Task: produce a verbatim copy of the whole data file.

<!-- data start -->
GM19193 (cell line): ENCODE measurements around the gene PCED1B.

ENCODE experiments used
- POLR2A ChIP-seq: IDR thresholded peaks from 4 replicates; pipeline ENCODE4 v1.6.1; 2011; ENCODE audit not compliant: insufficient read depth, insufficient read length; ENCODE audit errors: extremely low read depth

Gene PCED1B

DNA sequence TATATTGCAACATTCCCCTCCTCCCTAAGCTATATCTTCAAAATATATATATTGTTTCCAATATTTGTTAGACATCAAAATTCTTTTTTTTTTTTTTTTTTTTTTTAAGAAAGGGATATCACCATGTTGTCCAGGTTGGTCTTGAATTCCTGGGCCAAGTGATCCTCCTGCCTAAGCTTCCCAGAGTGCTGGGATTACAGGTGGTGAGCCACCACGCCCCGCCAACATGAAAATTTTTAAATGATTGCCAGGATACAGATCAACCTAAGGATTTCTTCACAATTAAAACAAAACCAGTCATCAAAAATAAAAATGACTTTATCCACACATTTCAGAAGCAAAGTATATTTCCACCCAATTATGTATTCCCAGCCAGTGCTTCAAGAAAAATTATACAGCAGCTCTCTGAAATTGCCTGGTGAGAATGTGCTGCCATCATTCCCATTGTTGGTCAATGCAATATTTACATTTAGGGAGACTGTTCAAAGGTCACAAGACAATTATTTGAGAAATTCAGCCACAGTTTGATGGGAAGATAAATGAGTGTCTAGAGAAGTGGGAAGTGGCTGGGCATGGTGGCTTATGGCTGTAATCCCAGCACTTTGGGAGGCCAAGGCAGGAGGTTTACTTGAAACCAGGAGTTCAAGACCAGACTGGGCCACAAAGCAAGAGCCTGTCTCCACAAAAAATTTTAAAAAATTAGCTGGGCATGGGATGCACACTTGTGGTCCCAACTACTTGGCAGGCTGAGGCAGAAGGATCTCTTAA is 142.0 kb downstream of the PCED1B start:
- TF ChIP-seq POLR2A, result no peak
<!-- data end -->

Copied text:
GM19193 (cell line): ENCODE measurements around the gene PCED1B.

ENCODE experiments used
- POLR2A ChIP-seq: IDR thresholded peaks from 4 replicates; pipeline ENCODE4 v1.6.1; 2011; ENCODE audit not compliant: insufficient read depth, insufficient read length; ENCODE audit errors: extremely low read depth

Gene PCED1B

DNA sequence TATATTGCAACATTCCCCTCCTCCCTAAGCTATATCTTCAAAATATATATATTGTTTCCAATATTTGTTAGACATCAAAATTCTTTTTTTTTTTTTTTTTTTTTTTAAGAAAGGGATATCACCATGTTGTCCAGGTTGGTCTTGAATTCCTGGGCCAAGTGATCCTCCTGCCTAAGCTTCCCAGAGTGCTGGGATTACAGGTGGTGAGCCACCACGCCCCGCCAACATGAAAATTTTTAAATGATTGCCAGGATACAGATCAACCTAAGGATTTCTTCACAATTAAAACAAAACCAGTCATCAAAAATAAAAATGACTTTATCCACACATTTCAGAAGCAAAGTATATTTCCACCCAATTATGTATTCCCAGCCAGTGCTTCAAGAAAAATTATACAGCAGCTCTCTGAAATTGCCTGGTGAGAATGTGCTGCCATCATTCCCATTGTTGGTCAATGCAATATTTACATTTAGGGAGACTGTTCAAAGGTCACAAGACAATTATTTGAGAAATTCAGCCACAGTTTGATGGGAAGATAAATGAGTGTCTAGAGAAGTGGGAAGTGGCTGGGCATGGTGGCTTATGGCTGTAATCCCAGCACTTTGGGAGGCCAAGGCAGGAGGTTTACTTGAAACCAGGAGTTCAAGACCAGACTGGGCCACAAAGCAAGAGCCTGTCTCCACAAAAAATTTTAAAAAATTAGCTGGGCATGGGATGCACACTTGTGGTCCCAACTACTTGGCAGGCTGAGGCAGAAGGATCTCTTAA is 142.0 kb downstream of the PCED1B start:
- TF ChIP-seq POLR2A, result no peak